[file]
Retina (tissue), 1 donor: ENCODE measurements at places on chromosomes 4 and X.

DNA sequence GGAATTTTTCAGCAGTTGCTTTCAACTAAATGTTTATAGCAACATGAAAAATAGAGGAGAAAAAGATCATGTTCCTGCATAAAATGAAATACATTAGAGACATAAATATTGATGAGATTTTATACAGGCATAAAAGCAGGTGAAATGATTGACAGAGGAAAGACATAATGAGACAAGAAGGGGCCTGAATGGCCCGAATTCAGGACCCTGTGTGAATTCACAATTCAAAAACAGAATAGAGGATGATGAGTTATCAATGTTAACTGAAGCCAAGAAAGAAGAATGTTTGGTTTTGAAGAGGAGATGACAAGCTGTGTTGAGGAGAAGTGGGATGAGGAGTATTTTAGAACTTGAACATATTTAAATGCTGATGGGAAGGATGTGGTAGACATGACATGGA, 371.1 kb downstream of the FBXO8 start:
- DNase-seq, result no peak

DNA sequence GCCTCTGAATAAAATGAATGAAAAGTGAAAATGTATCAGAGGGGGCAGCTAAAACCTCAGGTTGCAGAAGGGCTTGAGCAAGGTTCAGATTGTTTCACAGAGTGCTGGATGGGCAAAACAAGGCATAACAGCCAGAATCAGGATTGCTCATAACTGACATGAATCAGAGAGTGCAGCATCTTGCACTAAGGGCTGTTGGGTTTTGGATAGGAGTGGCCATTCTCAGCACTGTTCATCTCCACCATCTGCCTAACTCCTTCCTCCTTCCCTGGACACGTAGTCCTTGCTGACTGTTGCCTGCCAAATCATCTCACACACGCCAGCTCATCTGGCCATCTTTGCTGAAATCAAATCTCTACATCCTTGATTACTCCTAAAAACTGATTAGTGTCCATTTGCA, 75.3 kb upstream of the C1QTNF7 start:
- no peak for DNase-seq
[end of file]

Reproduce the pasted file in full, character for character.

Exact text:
Retina (tissue), 1 donor: ENCODE measurements at places on chromosomes 4 and X.

DNA sequence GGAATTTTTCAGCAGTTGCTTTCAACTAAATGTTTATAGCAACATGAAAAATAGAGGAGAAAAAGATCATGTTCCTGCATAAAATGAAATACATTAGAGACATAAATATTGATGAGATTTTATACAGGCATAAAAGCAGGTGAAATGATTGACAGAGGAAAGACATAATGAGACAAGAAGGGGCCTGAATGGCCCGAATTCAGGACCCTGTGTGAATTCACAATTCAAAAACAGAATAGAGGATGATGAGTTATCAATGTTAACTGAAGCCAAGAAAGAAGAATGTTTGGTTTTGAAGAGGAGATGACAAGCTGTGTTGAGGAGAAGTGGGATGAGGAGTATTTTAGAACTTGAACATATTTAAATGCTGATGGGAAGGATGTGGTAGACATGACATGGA, 371.1 kb downstream of the FBXO8 start:
- DNase-seq, result no peak

DNA sequence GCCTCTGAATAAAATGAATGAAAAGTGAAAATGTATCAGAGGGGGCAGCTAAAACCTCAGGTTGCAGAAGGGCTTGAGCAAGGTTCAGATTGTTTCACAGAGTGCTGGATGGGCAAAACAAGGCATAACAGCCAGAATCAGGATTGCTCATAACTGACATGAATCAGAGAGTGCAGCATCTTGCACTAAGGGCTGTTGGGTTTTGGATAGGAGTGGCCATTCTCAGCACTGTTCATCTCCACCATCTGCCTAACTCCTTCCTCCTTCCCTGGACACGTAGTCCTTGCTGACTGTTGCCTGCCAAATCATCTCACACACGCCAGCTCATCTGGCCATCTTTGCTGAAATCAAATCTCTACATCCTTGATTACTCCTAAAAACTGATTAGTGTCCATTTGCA, 75.3 kb upstream of the C1QTNF7 start:
- no peak for DNase-seq